States of Innovation

Broadly, this axis charts how Organisations are slipping out of their known world, and into the largely unknown one, but crucially it distinguishes between ‘change in a known space’, and ‘change in an unknown one’. I’ll come back to this in a minute.

The vertical axis describes the nature of change, or more specifically, the nature of disruption. This axis is most heavily influenced by my own work on Black Swans and the limits of formal systems, as well as broader notions of a VUCA world (and stands in debt to Nassim Nicholas Taleb’s work in particular on Black Swans: my work is a pale shadow of his). When we combine both axes, we have two frames of change: the ecosystem, and the nature of disruption itself.

The black text in the four corners describes outcomes, ranging from perfectly adapted, through to failed, and it’s driven by understanding the things that organisations do well, within a known space, and those things that they do badly within that known space.

Once a market emerges, people inhabit it (or perhaps, to be pedantic, perhaps when people make an offering within it, they create a market), but once established, much competition takes place within a known space. Banks typically compete within a known space, coffee shops do the same. So they are innovating, and out competing each other, but broadly within a known space.

But disruption often (and probably increasingly) comes from outside that known space, for a range of reasons. Much of the context of the Social Age has democratised competition, removed structural barriers of power, democratised communication, collaboration, and the mechanisms of innovation (prototyping, design, marketing etc) essentially making it easier to enter a market, or innovate a new one. Collectively, this weakens the bedrock that sits underneath an established organisation.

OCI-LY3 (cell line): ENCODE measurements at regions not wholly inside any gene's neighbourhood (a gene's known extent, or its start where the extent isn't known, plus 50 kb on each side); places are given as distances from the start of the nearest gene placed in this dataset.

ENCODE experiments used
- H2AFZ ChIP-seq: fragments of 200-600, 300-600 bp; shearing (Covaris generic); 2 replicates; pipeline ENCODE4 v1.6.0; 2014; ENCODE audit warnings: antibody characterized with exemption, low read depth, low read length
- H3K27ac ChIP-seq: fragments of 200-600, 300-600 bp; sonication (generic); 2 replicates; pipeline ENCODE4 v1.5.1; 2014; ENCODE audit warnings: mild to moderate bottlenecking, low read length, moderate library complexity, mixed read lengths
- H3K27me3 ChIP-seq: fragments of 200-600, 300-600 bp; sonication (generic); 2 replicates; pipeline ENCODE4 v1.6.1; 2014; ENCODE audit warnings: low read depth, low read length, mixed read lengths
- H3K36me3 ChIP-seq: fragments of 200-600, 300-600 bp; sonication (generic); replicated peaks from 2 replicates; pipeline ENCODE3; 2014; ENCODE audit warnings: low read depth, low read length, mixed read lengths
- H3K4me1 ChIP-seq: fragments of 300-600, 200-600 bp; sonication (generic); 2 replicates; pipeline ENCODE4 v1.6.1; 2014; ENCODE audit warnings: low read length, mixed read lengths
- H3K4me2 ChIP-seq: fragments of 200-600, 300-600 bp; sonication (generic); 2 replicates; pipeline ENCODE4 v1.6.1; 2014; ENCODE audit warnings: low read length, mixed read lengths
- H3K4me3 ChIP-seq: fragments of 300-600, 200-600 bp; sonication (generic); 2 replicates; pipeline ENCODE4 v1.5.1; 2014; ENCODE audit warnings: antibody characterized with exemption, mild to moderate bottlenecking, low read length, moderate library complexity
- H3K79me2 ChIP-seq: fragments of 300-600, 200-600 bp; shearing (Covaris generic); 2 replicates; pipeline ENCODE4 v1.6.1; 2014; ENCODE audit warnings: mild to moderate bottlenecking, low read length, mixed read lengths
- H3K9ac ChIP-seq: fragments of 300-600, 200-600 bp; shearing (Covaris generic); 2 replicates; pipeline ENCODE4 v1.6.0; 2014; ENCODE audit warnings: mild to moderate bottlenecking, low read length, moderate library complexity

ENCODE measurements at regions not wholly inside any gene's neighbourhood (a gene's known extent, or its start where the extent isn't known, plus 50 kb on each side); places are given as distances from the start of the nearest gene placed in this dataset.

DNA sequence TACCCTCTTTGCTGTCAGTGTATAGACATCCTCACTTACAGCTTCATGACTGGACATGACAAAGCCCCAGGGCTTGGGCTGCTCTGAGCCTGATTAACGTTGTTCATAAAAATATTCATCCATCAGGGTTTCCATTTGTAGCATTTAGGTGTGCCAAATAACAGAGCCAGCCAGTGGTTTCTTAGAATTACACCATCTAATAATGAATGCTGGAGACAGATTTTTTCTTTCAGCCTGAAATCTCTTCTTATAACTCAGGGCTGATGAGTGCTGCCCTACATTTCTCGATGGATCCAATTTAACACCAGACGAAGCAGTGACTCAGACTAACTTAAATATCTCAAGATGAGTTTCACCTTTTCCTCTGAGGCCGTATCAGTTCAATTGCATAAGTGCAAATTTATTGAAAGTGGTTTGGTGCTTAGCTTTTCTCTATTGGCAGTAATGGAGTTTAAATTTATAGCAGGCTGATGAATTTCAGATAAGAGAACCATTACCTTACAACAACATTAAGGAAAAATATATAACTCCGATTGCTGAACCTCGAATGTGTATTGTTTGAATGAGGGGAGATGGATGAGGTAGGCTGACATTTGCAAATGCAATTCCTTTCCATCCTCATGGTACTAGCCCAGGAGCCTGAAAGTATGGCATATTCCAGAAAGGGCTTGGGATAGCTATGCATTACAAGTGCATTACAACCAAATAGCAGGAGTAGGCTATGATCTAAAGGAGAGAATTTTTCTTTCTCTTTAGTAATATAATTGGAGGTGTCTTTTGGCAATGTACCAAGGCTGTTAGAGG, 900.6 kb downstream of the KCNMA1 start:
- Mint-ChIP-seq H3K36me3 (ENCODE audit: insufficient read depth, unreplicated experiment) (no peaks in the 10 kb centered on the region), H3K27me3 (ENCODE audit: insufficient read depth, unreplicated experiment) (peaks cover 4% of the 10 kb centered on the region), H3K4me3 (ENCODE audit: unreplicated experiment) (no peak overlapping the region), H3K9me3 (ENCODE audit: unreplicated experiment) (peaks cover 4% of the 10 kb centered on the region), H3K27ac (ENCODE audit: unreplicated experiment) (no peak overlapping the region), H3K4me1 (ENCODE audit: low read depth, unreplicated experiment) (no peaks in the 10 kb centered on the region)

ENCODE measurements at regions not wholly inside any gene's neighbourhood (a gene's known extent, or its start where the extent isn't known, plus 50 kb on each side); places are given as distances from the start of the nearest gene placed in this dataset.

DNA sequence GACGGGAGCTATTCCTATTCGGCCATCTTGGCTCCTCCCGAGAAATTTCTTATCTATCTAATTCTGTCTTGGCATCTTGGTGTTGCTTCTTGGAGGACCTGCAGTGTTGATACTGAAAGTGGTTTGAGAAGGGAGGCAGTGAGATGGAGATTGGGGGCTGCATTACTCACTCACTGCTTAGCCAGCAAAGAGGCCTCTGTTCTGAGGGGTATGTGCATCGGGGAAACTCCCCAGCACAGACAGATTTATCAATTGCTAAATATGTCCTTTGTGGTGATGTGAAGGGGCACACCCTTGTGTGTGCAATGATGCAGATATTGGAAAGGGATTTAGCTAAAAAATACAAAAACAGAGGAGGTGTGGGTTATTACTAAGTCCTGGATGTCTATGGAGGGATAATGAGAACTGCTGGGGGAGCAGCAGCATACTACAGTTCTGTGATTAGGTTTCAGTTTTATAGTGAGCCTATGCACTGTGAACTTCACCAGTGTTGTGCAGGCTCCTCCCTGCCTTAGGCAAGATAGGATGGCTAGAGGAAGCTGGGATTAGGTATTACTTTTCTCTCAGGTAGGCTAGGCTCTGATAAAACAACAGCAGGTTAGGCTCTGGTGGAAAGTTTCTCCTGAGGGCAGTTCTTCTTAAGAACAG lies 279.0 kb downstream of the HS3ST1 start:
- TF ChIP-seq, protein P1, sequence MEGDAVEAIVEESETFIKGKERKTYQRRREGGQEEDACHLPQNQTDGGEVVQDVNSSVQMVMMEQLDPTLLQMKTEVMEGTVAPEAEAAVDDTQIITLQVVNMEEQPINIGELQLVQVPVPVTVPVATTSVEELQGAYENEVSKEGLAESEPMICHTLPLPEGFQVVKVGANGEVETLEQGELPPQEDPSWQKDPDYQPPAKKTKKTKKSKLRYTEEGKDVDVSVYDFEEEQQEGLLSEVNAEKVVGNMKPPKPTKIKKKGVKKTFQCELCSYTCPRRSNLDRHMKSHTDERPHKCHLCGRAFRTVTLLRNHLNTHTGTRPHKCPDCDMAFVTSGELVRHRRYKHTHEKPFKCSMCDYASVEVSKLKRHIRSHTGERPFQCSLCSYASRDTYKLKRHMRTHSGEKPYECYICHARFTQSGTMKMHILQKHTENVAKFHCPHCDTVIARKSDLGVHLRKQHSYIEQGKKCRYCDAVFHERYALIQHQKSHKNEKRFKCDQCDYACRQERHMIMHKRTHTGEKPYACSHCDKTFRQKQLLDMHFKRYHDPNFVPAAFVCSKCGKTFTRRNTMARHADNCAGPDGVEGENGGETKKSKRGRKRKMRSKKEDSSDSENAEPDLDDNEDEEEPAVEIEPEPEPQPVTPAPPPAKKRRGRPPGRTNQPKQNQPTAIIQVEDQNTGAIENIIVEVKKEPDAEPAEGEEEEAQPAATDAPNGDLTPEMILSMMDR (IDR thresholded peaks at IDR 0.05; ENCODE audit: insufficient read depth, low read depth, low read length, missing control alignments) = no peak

States of Innovation

Whilst all of this is happening, Organisations do what they do best: they codify their strength, they drive for consistency, conformity, replicability. They drive down costs, outsource, and accrete strong hierarchies that allow them to control diverse resource. They build strength, but a very particular type of strength. They become Brittle Systems.

The Limits of Hierarchy: Brittle Systems

Optimised organisations inhabit the top right quadrant, and to be clear, they are excellent organisations, filled with the brightest people, at a peak of their success. But what if the context of their success, and the nature of their disruption, is evolving?

That’s where we end up: drifting to the left, or drifting downwards. I suspect that many organisations are moving to the left in particular: they have great codified strength, and hence momentum, and they are often large, and wealthy. They don’t notice the increased friction that drags on almost every aspect of what they do. They are actively sub optimised in a changing world.

Formal change programmes, strong formal leadership, and established formal models of learning, performance support, induction, and assessment, all hold them in the known space. But the known space is an illusion, a transient reality that is fading fast.

Our legacy organisations were built with a codified strength, in a known world: for the new world, where change is constant, power is rebalanced, and engagement is evolved, we will need a new type of organisation, a Socially Dynamic one. Best of the old, and best of the new. But crucially, one that does not ground it’s strength in mass, but rather in interconnectivity, in community. The strength of the Socially Dynamic Organisation does not come from system and process, it comes from engaged and interconnected people.


I’m using the States of Innovation framework to help organisations understand that much of what they experience is a subset of the whole truth. We operate within, and are hence blinded by, the ‘known knowns’, and the familiar world in which they take place. But we are increasingly assailed by unknown unknowns, and, worse, exist in structures of power that don’t understand the new reality and are unable to engage in it fully because the type of power they wield is wrong.